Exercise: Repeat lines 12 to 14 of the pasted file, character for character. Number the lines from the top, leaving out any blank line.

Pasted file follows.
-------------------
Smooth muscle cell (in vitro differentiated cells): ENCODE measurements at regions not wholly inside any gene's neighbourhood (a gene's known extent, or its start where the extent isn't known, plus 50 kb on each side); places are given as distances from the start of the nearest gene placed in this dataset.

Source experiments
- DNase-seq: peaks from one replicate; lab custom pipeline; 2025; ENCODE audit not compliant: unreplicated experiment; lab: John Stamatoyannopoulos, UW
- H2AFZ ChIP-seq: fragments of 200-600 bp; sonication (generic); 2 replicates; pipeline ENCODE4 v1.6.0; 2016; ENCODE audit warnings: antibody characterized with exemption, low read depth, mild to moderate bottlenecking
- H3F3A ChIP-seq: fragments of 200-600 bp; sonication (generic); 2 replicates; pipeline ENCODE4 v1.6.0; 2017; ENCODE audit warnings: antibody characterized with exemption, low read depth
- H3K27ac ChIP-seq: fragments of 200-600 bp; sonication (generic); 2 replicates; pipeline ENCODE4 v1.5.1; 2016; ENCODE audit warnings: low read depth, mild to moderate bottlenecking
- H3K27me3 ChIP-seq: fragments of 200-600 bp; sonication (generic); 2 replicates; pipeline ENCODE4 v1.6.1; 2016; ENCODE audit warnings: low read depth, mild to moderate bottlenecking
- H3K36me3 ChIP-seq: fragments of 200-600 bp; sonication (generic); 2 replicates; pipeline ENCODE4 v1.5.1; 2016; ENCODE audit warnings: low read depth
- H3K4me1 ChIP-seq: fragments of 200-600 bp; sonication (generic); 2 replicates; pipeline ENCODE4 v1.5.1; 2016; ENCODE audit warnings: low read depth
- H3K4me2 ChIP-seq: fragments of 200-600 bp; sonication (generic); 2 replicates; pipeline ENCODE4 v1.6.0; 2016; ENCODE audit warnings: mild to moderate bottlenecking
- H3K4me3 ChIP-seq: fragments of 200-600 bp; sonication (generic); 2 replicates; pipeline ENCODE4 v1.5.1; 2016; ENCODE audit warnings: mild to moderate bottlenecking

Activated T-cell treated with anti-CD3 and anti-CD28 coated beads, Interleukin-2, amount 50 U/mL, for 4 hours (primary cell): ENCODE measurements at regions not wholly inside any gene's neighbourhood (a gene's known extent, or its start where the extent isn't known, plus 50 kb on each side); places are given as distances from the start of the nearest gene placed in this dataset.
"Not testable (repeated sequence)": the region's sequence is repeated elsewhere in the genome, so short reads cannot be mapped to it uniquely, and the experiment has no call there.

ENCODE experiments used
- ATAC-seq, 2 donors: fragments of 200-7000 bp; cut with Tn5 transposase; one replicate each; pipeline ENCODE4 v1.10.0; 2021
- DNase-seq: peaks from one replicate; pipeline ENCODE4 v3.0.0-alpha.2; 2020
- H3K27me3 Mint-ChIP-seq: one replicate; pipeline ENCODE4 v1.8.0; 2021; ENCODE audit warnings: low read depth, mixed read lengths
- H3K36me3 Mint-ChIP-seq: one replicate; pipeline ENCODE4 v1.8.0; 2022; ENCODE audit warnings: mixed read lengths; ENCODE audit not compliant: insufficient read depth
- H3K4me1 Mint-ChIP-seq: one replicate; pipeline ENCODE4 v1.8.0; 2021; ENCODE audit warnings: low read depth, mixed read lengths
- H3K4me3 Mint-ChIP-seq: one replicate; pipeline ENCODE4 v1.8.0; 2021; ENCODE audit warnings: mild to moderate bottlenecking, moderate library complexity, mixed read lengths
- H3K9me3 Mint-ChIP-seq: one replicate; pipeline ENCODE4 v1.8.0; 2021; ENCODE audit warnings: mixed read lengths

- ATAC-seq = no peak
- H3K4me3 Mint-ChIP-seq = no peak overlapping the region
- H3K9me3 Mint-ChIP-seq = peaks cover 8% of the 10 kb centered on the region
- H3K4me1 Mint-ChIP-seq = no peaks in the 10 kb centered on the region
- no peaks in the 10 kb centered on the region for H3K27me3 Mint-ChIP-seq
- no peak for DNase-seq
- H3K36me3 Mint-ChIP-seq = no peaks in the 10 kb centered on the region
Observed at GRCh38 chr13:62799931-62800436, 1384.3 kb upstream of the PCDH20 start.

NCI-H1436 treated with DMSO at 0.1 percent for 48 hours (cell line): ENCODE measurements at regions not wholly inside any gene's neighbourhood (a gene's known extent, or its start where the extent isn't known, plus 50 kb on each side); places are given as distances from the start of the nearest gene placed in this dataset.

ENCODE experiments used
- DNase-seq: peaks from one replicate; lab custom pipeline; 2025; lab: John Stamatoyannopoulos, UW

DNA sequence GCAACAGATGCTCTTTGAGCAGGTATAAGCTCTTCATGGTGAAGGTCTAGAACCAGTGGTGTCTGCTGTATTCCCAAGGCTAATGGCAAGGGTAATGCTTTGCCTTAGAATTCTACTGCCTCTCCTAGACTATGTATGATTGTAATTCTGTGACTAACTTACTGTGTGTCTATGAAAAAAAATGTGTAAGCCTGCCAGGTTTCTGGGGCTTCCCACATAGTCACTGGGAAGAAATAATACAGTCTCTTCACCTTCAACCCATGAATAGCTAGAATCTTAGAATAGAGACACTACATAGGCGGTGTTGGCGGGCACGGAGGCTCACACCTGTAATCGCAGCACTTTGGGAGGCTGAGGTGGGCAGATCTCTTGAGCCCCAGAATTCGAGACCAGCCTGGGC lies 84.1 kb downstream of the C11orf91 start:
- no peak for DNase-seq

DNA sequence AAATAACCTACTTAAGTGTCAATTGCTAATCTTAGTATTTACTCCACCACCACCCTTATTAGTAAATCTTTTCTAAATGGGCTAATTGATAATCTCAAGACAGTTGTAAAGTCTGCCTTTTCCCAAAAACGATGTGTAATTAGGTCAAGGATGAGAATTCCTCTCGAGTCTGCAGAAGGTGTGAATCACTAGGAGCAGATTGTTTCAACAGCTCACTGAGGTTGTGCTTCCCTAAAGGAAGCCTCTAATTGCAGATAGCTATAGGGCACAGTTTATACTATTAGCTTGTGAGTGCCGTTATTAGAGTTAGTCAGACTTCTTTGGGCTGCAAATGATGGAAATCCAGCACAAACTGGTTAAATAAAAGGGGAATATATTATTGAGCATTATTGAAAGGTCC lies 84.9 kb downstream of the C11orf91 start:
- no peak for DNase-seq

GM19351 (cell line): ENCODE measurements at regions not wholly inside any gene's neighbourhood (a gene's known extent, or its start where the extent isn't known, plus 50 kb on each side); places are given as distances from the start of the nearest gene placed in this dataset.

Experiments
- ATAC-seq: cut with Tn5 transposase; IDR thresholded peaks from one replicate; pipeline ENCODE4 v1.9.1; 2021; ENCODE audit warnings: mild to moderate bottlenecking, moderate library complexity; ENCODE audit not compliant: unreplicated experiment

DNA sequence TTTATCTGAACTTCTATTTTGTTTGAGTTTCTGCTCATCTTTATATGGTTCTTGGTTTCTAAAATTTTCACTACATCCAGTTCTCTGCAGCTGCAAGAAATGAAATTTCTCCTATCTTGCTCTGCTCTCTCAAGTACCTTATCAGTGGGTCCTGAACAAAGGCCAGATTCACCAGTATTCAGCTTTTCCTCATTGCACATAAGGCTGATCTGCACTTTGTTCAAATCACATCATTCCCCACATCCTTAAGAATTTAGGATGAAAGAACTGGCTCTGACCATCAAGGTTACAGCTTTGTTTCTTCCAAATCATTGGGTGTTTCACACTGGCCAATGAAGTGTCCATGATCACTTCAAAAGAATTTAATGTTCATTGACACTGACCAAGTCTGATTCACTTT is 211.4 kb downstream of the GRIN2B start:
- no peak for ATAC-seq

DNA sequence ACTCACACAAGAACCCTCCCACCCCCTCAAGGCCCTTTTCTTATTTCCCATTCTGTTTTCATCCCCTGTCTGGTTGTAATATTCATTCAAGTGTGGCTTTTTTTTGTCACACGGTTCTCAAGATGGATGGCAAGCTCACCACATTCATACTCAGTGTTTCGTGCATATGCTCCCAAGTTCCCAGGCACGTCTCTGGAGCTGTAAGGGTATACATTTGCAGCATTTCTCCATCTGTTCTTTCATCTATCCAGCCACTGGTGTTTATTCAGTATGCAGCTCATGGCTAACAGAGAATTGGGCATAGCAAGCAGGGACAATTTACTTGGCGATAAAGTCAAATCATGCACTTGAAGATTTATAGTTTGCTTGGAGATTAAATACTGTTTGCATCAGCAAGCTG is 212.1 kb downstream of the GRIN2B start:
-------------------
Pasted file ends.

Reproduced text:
Activated T-cell treated with anti-CD3 and anti-CD28 coated beads, Interleukin-2, amount 50 U/mL, for 4 hours (primary cell): ENCODE measurements at regions not wholly inside any gene's neighbourhood (a gene's known extent, or its start where the extent isn't known, plus 50 kb on each side); places are given as distances from the start of the nearest gene placed in this dataset.
"Not testable (repeated sequence)": the region's sequence is repeated elsewhere in the genome, so short reads cannot be mapped to it uniquely, and the experiment has no call there.

ENCODE experiments used